"Each fifth grade class will be assigned a habitat--Ocean, Rainforest, Desrt, Arctic/Antarctic, Freshwater, Plains, and Mountain. Students from each class will pick animals from a 'Mystery Box' which will contain animals form their assigned habitat. Using online resources, students will collect information on a worksheet. Using Google 'image search' they will collect images for their report. The reports will be created using SchoolCenter web authoring tools, allowing students to create their own individualized pages, and previewing pages of other students in the class and grade."

Although not mentioned in the lesson plan, the really neat element of this lesson is that the students never specifically say what anima their page is about. They write clues about the animal, like what it eats, distinguishing features, where it lives within that habitat, etc. The goal for the website viewer is to use the clues and online resources available to figure out what animal is being descibed. Mr. Morse told the fifth graders that a younger grade would be using this project, so they should carefully plan and create their page.

I just think this is an excellent way to have students learn how to create a webpage and investigate the animal kingdom. I watched the students today shout interesting facts about their animal across the room, reiterating the idea that learning should be FUN, INTERACTIVE, and PURPOSEFUL.

Even thought this project was conducted in a technology classroom, there is no reason why it can't be done in the general education classroom. I also really like that this page may be used within another grade level because it shows a school wide initiative towards fostering good thinkers and creative minds.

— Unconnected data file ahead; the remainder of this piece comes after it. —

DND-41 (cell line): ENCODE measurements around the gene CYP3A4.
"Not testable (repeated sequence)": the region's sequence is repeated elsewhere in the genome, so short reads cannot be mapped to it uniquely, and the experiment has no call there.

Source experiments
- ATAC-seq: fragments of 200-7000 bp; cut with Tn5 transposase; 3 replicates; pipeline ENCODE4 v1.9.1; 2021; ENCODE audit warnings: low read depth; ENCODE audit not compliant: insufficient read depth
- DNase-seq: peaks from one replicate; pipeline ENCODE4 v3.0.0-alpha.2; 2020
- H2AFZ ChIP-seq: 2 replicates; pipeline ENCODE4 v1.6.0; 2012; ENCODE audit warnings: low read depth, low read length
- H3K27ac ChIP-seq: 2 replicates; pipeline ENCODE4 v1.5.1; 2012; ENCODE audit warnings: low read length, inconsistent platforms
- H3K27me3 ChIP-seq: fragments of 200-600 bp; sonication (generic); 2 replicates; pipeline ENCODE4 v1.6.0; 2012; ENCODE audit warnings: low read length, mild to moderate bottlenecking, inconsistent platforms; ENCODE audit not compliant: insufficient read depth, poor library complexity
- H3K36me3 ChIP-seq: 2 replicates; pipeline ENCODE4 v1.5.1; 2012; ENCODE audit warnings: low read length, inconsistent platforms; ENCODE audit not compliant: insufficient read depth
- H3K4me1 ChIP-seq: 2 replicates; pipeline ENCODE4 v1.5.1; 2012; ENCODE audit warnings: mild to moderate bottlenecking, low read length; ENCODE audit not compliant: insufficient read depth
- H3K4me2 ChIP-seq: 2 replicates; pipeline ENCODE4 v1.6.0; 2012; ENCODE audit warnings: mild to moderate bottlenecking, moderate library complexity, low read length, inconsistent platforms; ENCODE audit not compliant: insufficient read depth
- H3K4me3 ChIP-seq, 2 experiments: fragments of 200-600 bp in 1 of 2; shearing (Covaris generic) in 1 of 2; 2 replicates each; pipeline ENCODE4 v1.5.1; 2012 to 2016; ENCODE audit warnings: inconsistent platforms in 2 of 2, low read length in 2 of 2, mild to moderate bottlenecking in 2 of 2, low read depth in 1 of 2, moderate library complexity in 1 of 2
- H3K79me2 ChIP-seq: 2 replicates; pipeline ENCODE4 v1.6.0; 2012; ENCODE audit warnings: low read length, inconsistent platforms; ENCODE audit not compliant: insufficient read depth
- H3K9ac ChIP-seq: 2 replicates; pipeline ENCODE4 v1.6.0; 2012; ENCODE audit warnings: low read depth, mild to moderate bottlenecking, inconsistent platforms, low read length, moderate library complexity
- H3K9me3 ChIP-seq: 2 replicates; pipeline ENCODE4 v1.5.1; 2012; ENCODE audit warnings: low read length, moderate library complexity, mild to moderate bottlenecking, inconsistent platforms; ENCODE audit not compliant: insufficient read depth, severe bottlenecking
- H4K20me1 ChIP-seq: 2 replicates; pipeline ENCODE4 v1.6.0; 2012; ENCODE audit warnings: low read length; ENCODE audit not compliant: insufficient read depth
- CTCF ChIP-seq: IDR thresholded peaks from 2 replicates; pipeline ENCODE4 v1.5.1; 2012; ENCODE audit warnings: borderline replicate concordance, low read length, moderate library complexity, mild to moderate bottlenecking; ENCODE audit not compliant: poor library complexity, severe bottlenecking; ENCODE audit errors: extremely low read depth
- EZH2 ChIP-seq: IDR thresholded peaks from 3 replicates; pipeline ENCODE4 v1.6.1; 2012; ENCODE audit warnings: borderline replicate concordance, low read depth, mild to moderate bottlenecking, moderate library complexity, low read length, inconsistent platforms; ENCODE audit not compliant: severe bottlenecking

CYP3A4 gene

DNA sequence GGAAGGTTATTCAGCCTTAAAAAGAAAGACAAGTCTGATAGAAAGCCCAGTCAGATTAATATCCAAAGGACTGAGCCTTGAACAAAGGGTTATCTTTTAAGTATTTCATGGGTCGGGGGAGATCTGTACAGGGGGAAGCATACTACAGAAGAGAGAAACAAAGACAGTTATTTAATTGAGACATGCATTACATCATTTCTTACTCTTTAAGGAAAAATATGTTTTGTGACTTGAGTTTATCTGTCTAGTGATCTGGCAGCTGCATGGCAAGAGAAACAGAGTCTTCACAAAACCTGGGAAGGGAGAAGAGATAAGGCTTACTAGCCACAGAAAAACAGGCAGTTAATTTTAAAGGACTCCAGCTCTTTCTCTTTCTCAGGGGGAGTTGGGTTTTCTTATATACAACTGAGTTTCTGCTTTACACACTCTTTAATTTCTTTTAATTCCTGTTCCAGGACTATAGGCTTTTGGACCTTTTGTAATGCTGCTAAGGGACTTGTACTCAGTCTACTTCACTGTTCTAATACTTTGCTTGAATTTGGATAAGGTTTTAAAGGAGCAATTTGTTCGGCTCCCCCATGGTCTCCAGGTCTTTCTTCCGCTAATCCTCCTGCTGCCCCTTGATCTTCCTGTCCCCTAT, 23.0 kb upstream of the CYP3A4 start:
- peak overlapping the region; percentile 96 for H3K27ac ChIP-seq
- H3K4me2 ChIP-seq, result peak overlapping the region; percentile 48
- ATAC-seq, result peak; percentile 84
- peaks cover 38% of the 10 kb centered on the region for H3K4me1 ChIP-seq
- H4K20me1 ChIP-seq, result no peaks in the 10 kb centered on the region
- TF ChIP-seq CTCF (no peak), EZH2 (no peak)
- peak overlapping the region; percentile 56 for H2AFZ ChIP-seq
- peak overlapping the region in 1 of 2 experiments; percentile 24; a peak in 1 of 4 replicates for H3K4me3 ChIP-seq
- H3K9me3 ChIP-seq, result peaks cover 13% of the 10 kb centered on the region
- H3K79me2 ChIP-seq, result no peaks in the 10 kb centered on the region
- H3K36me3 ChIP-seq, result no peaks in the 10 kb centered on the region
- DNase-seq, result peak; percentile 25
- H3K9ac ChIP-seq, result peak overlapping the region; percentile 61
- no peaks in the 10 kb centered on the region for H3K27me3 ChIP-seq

I will try to post a link to the website when it is finished.

Thursday, November 09, 2006

It's parent-teacher conference week at my school, and as always, I am looking for interesting ways for parents/teachers/students to stay connected when I begin teaching.

I came across a blog by Anne Davis, suggesting that parents really get involved in commenting on their children's blogs. Anne Davis showed an example of a blog where a parent had wrote on her son's blog, and her comments were very positive and thoughtful. In a world where papers don't always make it home and progress reports get lost in the bottomless pit of student bookbags, I think having student work online and parent posting is a great way to encourage invovlement from the home.